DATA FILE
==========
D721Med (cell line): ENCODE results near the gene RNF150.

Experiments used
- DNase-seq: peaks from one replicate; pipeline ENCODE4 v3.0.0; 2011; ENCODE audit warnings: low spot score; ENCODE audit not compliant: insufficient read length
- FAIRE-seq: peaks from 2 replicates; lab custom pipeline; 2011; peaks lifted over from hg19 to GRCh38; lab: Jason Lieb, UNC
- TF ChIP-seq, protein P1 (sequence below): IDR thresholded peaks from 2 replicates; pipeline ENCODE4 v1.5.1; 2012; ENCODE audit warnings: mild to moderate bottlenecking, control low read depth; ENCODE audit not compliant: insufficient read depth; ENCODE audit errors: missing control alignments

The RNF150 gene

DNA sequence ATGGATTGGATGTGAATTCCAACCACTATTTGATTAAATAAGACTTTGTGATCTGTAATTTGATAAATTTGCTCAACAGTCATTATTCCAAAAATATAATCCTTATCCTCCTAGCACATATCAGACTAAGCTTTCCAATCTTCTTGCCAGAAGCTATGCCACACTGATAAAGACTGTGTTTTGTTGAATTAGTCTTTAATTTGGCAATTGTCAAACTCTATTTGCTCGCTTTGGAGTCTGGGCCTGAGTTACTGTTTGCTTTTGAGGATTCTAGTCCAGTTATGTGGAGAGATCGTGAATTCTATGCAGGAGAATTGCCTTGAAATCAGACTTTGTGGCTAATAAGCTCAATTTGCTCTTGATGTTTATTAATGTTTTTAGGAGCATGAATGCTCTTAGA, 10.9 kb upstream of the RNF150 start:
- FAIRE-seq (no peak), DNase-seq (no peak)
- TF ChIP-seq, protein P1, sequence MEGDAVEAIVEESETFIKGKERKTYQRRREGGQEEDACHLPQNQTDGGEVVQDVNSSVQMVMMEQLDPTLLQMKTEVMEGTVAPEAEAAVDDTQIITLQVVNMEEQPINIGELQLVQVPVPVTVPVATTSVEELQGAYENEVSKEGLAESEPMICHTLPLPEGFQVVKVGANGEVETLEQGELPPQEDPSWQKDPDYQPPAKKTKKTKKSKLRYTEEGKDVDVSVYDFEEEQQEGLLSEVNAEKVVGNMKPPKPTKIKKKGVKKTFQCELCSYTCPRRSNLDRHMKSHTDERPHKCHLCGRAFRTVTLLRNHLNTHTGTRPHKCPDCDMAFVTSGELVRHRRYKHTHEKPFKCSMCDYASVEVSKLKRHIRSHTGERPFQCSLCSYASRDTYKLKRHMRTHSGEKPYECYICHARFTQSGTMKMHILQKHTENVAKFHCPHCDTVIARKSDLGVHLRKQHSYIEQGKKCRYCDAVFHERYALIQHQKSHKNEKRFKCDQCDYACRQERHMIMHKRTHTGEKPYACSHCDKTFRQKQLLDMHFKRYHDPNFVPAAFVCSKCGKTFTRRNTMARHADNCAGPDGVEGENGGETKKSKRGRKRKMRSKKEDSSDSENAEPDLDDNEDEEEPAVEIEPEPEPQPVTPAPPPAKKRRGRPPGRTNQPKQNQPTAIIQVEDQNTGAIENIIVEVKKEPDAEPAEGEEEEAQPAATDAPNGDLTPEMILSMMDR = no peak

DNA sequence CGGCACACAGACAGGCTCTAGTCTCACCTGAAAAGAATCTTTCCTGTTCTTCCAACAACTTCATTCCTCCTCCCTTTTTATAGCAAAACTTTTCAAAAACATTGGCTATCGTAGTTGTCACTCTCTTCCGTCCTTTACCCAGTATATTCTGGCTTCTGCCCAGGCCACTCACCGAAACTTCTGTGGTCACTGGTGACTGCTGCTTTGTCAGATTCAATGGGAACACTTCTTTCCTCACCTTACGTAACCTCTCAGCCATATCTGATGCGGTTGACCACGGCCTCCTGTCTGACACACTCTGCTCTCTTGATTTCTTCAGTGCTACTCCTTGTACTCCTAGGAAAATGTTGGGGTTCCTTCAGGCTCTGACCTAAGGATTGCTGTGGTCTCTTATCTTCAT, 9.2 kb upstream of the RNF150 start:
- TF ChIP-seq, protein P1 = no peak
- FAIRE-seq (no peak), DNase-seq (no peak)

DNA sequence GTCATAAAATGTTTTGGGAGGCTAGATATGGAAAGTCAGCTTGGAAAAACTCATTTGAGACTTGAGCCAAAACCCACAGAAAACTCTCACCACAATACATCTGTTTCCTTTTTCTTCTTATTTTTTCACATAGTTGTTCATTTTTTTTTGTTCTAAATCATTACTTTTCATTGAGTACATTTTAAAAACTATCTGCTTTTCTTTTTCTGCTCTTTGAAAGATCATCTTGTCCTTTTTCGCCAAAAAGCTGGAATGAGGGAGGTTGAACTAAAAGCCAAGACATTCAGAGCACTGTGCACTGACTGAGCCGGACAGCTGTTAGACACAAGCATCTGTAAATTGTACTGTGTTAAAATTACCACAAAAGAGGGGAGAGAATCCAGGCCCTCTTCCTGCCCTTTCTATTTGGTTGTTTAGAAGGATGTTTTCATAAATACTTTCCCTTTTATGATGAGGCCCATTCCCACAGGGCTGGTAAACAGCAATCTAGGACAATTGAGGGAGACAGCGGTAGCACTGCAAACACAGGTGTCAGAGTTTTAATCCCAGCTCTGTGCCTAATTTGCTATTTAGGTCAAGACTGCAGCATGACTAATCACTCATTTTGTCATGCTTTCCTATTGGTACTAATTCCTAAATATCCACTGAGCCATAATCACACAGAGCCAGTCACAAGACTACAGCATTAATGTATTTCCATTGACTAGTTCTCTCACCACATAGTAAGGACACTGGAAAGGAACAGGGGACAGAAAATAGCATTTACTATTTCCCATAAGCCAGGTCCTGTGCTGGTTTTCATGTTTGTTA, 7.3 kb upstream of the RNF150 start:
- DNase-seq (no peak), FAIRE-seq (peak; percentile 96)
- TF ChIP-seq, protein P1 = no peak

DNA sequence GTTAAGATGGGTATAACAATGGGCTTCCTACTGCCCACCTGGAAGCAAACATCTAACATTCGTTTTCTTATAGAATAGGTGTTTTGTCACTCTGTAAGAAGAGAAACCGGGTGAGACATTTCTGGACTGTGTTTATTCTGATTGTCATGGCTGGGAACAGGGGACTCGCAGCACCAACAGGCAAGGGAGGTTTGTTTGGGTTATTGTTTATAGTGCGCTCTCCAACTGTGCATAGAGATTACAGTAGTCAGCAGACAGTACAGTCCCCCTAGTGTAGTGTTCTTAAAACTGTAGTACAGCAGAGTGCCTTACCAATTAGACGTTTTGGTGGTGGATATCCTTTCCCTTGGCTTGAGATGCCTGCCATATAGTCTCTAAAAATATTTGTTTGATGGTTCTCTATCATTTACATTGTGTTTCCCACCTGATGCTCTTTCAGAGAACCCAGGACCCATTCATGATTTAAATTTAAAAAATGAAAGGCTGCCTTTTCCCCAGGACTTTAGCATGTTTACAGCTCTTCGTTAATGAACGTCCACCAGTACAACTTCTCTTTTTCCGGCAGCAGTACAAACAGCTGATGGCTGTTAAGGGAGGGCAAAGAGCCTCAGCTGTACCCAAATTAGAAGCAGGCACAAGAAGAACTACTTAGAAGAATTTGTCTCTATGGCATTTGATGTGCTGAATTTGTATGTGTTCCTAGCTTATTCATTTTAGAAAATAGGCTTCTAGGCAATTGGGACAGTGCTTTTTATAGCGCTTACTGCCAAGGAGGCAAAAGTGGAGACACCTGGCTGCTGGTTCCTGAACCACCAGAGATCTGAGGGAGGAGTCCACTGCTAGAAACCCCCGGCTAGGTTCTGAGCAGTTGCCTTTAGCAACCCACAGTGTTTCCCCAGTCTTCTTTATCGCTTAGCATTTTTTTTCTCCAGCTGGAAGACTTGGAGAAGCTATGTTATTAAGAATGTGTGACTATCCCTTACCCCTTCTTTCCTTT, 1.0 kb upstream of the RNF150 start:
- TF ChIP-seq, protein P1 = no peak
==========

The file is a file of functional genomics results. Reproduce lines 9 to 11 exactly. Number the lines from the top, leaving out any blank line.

- TF ChIP-seq, protein P1, sequence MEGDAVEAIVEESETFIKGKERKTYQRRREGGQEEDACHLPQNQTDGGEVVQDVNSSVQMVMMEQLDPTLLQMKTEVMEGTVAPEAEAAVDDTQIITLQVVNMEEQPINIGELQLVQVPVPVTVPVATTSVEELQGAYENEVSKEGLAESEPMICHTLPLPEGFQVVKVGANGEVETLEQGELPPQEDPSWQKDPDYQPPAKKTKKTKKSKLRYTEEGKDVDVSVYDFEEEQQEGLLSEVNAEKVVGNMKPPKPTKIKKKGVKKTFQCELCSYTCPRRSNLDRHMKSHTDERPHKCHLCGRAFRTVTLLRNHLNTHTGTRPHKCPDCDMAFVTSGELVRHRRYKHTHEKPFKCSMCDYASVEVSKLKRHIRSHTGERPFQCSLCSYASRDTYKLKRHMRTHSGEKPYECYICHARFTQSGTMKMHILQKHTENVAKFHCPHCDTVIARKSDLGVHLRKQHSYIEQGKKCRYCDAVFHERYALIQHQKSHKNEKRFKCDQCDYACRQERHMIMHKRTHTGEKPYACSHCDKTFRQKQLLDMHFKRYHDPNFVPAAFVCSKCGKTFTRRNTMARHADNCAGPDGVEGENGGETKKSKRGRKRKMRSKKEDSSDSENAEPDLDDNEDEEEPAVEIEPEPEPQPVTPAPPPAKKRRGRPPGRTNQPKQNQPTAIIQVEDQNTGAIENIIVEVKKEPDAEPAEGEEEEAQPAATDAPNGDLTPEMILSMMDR = no peak

DNA sequence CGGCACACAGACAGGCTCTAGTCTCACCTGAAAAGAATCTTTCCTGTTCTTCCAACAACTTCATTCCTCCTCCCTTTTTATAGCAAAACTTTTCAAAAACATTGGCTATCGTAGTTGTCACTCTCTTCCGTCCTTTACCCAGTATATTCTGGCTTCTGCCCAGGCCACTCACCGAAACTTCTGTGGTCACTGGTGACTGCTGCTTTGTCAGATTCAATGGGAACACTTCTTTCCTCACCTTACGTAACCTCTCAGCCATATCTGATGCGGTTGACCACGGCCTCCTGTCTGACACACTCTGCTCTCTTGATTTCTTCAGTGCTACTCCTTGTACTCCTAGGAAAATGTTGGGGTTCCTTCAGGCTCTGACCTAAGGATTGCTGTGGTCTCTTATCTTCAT, 9.2 kb upstream of the RNF150 start:
- TF ChIP-seq, protein P1 = no peak